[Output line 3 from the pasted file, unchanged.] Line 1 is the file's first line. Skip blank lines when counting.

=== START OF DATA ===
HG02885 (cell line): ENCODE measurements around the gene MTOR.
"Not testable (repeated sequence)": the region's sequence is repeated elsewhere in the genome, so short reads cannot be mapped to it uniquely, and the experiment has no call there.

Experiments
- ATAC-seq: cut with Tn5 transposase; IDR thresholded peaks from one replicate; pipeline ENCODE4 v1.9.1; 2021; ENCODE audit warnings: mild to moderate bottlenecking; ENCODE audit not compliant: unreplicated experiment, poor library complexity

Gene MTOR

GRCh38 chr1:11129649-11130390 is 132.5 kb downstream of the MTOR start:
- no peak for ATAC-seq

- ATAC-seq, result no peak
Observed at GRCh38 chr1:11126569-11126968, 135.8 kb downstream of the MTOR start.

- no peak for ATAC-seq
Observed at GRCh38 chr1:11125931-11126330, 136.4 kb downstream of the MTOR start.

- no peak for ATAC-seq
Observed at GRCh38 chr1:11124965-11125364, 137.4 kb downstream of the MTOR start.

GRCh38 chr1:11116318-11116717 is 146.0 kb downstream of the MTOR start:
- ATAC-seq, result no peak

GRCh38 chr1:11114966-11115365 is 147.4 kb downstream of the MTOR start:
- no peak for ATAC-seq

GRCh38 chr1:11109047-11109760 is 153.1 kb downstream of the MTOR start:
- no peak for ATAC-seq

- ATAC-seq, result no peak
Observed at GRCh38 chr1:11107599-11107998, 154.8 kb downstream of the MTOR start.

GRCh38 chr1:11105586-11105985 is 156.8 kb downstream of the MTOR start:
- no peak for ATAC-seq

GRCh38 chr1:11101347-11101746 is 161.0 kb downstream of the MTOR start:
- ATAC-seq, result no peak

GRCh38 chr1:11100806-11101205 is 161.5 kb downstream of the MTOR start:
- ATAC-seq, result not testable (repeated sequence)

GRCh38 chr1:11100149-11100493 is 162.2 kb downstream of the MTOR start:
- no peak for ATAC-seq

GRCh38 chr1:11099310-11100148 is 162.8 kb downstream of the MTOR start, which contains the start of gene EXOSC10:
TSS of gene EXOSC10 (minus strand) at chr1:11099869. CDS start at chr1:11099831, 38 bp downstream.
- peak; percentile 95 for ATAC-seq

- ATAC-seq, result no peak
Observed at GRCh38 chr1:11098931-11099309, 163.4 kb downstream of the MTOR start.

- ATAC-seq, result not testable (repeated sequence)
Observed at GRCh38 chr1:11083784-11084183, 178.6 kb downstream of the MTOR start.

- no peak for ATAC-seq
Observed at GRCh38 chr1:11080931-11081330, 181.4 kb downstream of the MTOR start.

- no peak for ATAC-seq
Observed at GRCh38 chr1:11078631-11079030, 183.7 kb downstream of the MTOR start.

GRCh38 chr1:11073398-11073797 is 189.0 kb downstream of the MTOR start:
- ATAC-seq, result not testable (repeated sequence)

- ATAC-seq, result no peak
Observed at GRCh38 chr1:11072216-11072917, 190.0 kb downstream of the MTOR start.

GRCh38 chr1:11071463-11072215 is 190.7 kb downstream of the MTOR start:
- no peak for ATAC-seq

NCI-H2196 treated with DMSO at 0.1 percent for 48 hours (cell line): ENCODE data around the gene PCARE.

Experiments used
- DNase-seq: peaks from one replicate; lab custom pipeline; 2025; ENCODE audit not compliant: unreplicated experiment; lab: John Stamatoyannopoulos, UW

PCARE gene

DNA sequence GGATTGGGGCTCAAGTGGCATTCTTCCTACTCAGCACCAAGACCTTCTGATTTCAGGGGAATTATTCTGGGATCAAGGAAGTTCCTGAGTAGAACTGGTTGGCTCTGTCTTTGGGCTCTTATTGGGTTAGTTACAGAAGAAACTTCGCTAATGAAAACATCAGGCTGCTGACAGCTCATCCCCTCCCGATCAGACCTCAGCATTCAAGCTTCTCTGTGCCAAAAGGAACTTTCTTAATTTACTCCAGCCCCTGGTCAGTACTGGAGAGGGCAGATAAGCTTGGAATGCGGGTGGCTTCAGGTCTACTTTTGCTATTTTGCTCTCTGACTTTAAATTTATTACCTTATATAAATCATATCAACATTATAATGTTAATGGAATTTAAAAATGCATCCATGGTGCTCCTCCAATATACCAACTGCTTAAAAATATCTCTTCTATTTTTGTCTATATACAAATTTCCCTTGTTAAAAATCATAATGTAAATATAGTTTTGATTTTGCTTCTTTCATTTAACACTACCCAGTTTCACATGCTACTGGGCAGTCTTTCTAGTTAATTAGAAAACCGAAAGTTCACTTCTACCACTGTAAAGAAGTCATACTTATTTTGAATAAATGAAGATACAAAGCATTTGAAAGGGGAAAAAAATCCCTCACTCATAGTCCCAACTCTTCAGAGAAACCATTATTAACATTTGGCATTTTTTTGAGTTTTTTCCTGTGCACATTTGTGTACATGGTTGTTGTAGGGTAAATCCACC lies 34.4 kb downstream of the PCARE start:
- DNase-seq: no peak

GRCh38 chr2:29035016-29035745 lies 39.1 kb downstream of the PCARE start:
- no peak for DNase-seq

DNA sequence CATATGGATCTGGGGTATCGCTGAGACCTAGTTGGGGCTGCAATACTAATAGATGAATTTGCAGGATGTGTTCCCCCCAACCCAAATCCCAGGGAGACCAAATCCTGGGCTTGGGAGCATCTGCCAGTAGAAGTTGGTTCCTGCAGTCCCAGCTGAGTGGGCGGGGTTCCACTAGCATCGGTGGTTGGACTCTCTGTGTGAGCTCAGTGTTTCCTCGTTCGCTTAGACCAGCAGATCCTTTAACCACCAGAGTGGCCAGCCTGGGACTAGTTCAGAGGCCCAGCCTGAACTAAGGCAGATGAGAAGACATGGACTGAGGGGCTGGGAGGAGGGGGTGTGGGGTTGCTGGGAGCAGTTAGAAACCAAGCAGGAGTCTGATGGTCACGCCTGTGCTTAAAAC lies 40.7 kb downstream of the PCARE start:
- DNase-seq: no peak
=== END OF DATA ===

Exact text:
Experiments